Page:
However, recent scholarship argues these representations of Hercules represent the Ovando family, who identified with this mythological figure.48 The Ovando residence is outstanding in the city’s architectural landscape, as it epitomizes the criollo elite’s privileges and the tremendous inequity between Puebla’s wealthiest families and the overwhelming majority of the population, embodied in the building’s striking mass and height. The building is probably the first three-storied civic building in the city, but it also occupies almost half an urban block’s short end (see Figure 5.11). On the other hand, the residence’s facade also exemplifies the material application of the poblano Baroque’s material quartet. White stucco frames the balconies and windows, and brick arranged in a herringbone pattern and dotted with glazed ceramic tiles cover the walls, with the Hercules vignettes distributed in the second and third stories. The entry portal, on the other hand, is framed in basaltic stone. The entablature that crowns the whole ensemble is in itself wondrous and the facade’s formal highlight. It is an undulating entablature with a series of round pilasters extending below the entablature’s lower line, to turn into a series of small sculptures in stucco.

From the same period is the Casa de Alfenique or Sugar Candy House, which constitutes in the popular imagination of poblanos and other Mexicans up to this day, a paradigm of poblano Baroque architecture. With its flamboyant stucco ornamentation of rococo lineage lining its windows and balconies, this residence represents the pinnacle and mastery of this technique in Puebla, revealing its spatial and plastic possibilities. The swirls,

Detail of the facade of the Casa de los Munecos residence, Puebla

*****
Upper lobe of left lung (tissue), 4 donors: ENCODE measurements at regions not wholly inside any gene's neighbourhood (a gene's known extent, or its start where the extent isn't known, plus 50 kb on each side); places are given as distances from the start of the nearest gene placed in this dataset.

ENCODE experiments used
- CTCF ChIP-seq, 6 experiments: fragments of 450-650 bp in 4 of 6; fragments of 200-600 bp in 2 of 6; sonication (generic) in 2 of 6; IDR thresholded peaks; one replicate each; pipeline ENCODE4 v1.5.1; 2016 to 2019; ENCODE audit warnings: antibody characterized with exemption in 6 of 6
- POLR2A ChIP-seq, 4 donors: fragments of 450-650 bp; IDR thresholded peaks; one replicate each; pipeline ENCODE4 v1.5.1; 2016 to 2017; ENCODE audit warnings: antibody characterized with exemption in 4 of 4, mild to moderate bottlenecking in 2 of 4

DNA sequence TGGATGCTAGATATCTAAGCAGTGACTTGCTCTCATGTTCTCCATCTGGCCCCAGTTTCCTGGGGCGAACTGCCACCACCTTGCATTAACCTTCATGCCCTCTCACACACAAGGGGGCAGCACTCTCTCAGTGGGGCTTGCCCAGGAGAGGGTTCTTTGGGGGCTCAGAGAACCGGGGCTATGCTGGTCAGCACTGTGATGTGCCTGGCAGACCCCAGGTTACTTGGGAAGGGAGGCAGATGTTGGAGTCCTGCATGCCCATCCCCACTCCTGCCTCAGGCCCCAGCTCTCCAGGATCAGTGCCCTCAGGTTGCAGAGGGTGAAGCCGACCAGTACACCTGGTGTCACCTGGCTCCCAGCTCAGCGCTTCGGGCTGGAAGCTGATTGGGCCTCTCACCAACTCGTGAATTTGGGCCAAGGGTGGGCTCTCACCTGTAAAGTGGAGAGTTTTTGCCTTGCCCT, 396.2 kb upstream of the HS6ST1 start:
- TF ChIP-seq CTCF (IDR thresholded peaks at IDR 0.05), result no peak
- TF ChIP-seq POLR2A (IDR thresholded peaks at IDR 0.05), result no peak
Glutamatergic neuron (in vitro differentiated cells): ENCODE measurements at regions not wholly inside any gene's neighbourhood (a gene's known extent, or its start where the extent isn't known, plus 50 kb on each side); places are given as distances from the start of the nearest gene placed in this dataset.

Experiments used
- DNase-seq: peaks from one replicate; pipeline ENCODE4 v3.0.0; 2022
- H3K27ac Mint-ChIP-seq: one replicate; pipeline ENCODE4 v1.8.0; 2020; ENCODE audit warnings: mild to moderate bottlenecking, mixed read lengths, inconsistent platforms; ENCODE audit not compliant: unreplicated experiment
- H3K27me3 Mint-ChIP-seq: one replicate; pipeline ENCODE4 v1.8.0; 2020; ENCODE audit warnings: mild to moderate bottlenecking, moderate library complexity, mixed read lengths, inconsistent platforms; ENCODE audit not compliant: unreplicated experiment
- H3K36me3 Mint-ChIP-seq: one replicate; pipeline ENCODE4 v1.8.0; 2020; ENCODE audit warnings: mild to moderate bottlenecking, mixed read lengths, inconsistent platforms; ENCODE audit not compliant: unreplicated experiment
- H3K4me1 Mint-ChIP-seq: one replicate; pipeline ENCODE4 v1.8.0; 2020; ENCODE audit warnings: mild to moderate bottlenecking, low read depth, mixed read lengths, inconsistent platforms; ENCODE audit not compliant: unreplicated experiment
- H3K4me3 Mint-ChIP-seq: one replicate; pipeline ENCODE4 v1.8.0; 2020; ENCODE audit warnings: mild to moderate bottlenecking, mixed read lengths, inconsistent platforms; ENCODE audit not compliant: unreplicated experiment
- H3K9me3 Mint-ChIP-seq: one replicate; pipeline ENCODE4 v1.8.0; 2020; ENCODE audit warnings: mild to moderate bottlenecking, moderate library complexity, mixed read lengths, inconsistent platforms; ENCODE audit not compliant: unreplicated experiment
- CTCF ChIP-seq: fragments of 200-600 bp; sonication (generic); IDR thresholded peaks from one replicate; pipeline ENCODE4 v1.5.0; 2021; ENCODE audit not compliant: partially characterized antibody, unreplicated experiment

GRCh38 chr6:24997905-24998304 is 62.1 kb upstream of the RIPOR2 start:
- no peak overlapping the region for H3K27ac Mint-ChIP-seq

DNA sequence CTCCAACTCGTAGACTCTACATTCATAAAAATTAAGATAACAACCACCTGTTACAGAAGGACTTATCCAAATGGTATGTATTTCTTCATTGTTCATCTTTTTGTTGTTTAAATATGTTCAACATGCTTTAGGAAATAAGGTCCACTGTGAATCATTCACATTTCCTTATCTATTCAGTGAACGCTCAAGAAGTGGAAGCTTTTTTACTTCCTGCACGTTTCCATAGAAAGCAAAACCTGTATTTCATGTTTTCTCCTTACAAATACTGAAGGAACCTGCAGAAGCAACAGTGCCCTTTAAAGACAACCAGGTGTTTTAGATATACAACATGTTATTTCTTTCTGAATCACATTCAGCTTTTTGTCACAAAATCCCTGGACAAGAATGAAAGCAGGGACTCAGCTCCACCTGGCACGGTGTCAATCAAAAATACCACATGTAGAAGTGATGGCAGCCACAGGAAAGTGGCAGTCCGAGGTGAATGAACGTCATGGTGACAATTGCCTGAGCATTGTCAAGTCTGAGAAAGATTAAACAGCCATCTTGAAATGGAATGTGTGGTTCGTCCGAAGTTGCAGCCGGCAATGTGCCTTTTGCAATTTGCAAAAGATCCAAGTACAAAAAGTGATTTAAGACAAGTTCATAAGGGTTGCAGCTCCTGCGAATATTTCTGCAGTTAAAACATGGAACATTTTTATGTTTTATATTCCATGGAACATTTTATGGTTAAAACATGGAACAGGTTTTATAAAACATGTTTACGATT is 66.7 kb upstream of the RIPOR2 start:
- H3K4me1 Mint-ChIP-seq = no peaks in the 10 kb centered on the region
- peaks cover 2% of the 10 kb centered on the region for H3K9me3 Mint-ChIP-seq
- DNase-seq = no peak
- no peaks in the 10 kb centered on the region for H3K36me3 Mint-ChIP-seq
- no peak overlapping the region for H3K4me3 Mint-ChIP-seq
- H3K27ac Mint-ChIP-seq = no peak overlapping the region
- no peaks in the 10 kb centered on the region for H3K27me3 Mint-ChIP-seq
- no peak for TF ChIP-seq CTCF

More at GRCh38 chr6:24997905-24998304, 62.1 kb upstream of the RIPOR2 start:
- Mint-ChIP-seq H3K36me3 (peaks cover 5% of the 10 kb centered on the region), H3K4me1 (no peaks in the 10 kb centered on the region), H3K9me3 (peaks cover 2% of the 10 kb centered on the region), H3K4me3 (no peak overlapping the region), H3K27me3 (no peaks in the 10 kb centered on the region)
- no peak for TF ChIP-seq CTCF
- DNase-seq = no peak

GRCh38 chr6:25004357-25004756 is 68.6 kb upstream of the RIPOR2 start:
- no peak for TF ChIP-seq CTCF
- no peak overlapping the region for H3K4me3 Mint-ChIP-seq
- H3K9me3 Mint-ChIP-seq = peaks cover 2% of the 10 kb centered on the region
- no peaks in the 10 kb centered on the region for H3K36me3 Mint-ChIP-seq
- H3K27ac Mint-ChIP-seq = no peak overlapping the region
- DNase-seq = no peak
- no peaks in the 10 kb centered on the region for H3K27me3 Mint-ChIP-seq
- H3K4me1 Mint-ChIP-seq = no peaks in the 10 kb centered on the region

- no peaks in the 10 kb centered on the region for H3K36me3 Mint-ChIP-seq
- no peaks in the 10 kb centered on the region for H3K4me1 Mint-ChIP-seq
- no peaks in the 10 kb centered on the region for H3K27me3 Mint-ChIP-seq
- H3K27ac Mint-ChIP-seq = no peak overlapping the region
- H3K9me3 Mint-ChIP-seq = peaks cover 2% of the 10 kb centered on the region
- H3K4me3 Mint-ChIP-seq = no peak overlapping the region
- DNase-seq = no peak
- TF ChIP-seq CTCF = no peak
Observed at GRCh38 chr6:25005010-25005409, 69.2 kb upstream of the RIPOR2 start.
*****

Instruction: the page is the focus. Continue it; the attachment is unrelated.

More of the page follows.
Figure 5.11 Detail of the facade of the Casa de los Munecos residence, Puebla.

volutes, rocailles, and vegetative motifs in bright white stucco resemble a baker’s fanciful ornamental creation, lending its famous name to the building (see Figure 5.12). The three-storied residential palace (the middle story is a mezzanine level, destined for the back-of-house activities and the services) was commissioned by the blacksmith entrepreneur Juan Ignacio Morales, who hired the architect Antonio de Santa Maria Inchaurregui to carry out the design. From a programmatic and spatial perspective, the residence, which is about a fourth of the size of the Casa de los Munecos, lacks the typical service courtyard at the back, somewhat unprecedented in poblano residential architecture. In contrast, the principal courtyard, reduced in size, still manages to articulate a residential program that reveals the criollo elite’s domestic lives toward the end of the viceregal period. The residence possesses a typical poblano kitchen, a small chapel that attempted to replicate the famed Rosary Chapel in miniature, and many other domestic life traits in Puebla’s late 1700s.

Puebla’s residential architecture during the 1600s and 1700s not only tracks the development of Baroque architecture in the city but also reveals the aspirations of a small elite class that, despite the economic downturn, maintained a sufficient grip on the economic and political landscape of Puebla to guarantee their privileged positions. The residential architecture

S.12 The fagade of the Casa Alfenique, Puebla

Figure S.12 The fagade of the Casa Alfenique, Puebla.

of this period by the criollo elite also speaks about how moneyed families in the city managed to express their pride in their patria chica, distinguishing themselves from other regional and very distinct architectural traditions, such as Mexico City’s, where residential architecture took on different avenues of expression. While Mexico City’s viceregal architecture is characterized by the porous, volcanic reddish stone, called tezontle, that covers many of its fagades, Puebla’s regional brand of Baroque architecture resides in the material quartet of red brick, basalt stone, glazed tile, and white stucco, and the ingenuity expressed by the city’s architects and master masons.